About the Dead Woman Who Listens


Winter shadows. Morning light in St. Mary's Vi...

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Submitted to Big Tent Poetry. This weeks prompt is to write a Dead Man Poem in the style of Marvin Bell. I encourage you to check out Big Tent Poetry for more information on this form: http://bigtentpoetry.org  I confess that I had to wait to read the other fine submissions before venturing into the point of view of the dead. Once I got there, I enjoyed the process and want to thank the other participants for their fine poetry.

About the Dead Woman Who Listens

The woman, dead, listens,
hears the sounds of falling
snow on marble or is it
alabaster? She cannot
recall the stone she chose,
cold, pure, unforgiving to
assaults of elements, to
words accusatory or de-
riding. Impervious is she
to all of these as she lies
wondering why they bother
to pretend to care. She thinks
it true, has heard that it
was fact, that once she settles in
this state of inconvenient
silence she might return a
time or two, conclude unfinished
business in a random dream.

More About the Dead Woman Who Listens

The dead woman listens to
the sounds of sighing wind,
stirs within her tomb (or
soul?) aware of changing forces
without knowing sources of
relentless stirrings, questions
left unanswered in the wandering
of her lifetime’s progress through
uncertainty. She washes in the
river she once knew, loosens the
detritus of the wasted years and
wonders if the others understand
futility. Her journey takes her
onward to another lifetime.
Left behind—the useless
messages. New regrets and fears
will challenge her return.

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21 thoughts on “About the Dead Woman Who Listens

  1. lmcgregor says:

    Lvely imagery, cleverly insinuated and with complicated ideas written in a understandable form. Fantastic.

    Like

  2. James says:

    I like the image of the dead woman lying there basically thinking about getting up… continuing the journey. Nice imagery throughout.

    Like

  3. Tilly Bud says:

    ‘left behind – the useless messages’ – something about that line is quite stirring, at odds with the melancholy. I like what you did here.

    Like

  4. Jingle says:

    Happy Sunday!

    Like

  5. Deb says:

    The idea that death is an “inconvenient/ silence ” runs strong in your poem. Thanks for writing with us this week.

    Like

  6. Irene says:

    Very strong ending Victoria,

    She washes in the
    river she once knew, loosens the
    detritus of the wasted years and
    wonders if the others understand
    futility. Her journey takes her
    onward to another lifetime.
    Left behind—the useless
    messages. New regrets and fears
    will challenge her return.

    Like

  7. pamela says:

    Done to form perfectly.
    Pamela

    Like

  8. Quite lovely…and odd that mine was also about a dead woman listening…you did a much better job!

    Like

  9. Something I’ve noticed in reading the Dead Man poems are that a lot of them deal in uncertainties and possibilities, maybe because by definition the form requires writing two sides of a coin. You did an excellent job of taking a simple action and presenting it in two completely different, but also eerily similar, and both wonderfully abstract, ways.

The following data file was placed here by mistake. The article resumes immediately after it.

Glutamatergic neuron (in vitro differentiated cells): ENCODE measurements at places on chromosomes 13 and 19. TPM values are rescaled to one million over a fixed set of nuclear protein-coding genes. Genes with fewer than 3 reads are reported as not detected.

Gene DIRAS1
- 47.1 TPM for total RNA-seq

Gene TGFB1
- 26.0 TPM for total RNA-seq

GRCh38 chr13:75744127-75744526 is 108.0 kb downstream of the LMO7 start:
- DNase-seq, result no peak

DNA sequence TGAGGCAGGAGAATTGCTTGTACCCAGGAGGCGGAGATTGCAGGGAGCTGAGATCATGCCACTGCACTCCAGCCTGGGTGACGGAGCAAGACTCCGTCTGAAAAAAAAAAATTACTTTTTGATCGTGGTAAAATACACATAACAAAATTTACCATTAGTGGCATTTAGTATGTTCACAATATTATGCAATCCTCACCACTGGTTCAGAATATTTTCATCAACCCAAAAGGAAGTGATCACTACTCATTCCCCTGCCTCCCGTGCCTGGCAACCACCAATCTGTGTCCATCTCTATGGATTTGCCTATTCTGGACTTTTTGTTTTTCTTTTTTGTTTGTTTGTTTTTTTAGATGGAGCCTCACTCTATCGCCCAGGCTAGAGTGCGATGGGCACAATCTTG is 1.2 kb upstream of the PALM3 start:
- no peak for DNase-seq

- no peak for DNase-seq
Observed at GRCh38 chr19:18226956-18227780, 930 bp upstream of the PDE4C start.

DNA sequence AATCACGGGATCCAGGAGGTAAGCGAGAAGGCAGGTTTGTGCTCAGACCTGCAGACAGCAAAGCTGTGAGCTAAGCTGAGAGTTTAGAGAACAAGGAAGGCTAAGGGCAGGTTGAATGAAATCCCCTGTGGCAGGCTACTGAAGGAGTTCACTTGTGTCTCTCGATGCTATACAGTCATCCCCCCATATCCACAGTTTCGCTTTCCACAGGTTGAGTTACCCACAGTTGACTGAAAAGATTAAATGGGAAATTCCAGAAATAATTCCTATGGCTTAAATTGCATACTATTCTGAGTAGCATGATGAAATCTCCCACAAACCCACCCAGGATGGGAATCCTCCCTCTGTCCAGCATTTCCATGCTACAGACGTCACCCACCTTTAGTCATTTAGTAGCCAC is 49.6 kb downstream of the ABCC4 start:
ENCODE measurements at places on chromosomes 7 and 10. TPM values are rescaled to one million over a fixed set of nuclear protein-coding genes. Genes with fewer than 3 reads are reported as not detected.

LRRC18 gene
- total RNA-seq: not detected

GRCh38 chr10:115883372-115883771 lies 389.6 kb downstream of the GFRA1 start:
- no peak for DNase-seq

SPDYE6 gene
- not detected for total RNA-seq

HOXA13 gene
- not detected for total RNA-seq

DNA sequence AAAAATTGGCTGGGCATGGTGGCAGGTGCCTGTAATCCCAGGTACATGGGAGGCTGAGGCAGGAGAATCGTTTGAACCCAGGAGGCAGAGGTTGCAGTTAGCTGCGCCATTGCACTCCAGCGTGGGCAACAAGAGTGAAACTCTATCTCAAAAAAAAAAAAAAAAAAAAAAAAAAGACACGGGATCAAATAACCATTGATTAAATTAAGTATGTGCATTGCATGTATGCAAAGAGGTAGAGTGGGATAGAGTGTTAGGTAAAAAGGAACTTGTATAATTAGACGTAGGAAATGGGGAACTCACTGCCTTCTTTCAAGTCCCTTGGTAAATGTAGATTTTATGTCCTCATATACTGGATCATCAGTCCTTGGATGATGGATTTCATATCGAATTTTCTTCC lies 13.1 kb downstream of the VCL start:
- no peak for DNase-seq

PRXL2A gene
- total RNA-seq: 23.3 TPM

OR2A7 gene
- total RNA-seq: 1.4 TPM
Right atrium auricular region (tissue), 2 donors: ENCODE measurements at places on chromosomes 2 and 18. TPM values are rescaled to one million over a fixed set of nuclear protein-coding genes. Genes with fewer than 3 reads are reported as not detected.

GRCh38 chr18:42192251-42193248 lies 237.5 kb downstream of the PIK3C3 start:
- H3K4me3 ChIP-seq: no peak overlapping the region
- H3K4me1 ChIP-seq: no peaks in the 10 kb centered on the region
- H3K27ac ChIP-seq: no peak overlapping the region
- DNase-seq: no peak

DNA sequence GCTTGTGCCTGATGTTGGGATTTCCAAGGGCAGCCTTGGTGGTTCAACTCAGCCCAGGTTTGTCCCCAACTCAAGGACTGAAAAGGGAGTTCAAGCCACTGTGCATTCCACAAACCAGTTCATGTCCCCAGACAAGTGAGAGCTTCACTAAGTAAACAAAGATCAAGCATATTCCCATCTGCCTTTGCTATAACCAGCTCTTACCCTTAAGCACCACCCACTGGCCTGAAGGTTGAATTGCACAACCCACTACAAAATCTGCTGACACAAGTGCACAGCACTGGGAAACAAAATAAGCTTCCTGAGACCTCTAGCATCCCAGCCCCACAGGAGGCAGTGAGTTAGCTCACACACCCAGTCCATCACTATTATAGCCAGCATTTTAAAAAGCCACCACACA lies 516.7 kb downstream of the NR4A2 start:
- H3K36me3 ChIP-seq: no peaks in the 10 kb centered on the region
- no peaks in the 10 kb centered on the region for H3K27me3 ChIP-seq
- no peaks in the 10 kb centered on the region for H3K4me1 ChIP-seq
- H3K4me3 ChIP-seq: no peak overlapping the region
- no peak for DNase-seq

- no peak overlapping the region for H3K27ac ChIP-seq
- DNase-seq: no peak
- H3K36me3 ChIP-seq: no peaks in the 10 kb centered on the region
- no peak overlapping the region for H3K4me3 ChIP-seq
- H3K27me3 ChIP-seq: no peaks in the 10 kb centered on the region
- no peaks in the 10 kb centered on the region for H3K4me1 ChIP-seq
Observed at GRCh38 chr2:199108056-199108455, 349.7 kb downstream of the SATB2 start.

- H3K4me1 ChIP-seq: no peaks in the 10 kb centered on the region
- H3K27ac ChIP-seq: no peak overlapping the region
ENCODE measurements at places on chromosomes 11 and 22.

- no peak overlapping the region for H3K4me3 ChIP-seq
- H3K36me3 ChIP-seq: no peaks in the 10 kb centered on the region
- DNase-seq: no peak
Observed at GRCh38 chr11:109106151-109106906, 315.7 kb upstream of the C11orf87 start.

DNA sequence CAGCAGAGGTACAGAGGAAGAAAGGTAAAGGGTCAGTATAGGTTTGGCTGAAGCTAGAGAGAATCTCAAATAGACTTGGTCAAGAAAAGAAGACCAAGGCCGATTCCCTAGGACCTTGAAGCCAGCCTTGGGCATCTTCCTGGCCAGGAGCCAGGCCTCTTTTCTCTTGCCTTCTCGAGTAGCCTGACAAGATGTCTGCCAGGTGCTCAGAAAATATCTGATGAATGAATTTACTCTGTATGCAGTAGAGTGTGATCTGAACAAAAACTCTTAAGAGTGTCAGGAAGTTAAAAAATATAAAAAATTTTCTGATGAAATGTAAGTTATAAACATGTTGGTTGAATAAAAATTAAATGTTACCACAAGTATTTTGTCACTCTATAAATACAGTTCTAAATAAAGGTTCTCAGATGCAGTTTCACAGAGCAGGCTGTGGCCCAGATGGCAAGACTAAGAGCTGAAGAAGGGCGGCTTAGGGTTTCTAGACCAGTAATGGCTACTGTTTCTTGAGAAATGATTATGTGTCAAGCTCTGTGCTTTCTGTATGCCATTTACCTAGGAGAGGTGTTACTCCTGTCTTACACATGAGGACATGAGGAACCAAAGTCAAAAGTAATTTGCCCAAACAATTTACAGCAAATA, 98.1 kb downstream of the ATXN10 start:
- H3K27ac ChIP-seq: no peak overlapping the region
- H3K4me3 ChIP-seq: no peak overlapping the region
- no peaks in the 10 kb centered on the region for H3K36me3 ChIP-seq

Like

  10. YAY! You wrote it, you wrote it!

    I especially enjoyed these lines:

    >>>>
    She washes in the
    river she once knew, loosens the
    detritus of the wasted years and
    wonders if the others understand
    futility.
    >>>>

    Like

  11. Bodhirose says:

    I must admit I am fascinated with the idea of death and wonder just where “we” are when we no longer are in these cumbersome bodies.

    And yes, may have to return to conclude a thing or two. Loved this Victoria. Thanks for these perceptions of a dead woman.

    Like

  12. Linda says:

    The silence is palpable. Beautiful and evocative.

    Like

  13. Bill Sigler says:

    Thanks for the link to Marvin Bell – a name I hadn’t read. I’m slowly “warming up” to the dead man’s poems (I like his earlier stuff a little better). You did a good job trying to get into the spirit of something years (if not centuries) in the incubation. I might try my hand at one of these, too.

    Like

  14. i like this phrase/question a lot: “stirs within her tomb (or / soul?)”!

    Like

  15. 1sojournal says:

    Your poem is very evocative. I could feel the drift of deepening sleep, and hear the snow falling. Wonderful detailed imagery and lessons to be learned. Very satisfying read,

    Elizabeth

    Like

  16. Tumblewords says:

    The final line fits so well. The tumble through life is surely full of paradoxes. Fine poem!

    Like

  17. How odd that we both examine the same subject today. Thank you for this. It is quite lovely and has lessons layered in it. Nice!

    Thanks for the info on Big Tent Poetry. Noted your references before. I will have to check it out.

    Have a fine and fun weekend, Victoria. There’s probably lots of snow there, huh? Raining here on the SF Peninsula. I love it.

    Blessings ….

    Like

  18. trisha says:

    What a poem! In one hand it made me sad, on the other it made me wonder about life, and what happens when we are dead.

    Like

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